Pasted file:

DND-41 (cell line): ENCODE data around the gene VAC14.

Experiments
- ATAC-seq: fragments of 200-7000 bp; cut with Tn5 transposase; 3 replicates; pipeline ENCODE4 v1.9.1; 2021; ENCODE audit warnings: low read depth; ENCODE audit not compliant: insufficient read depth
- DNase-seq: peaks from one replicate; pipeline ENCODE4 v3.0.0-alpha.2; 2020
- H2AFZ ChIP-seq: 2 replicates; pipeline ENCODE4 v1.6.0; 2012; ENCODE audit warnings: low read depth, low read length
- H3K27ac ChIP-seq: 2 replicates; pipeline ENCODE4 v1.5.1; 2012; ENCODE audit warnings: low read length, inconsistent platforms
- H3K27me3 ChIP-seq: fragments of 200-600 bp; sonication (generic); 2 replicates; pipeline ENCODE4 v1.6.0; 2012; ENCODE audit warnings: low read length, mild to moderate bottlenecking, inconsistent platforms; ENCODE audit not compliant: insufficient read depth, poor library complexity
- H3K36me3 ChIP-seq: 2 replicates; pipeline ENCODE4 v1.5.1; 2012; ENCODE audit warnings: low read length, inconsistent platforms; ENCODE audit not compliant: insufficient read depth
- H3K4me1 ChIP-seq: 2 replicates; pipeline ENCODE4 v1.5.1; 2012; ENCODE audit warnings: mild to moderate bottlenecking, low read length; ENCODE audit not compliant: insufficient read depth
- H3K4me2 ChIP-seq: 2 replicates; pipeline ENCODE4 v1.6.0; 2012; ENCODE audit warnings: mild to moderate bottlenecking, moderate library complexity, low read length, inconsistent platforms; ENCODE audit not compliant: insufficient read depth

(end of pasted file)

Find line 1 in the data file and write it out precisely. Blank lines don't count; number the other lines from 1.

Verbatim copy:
DND-41 (cell line): ENCODE data around the gene VAC14.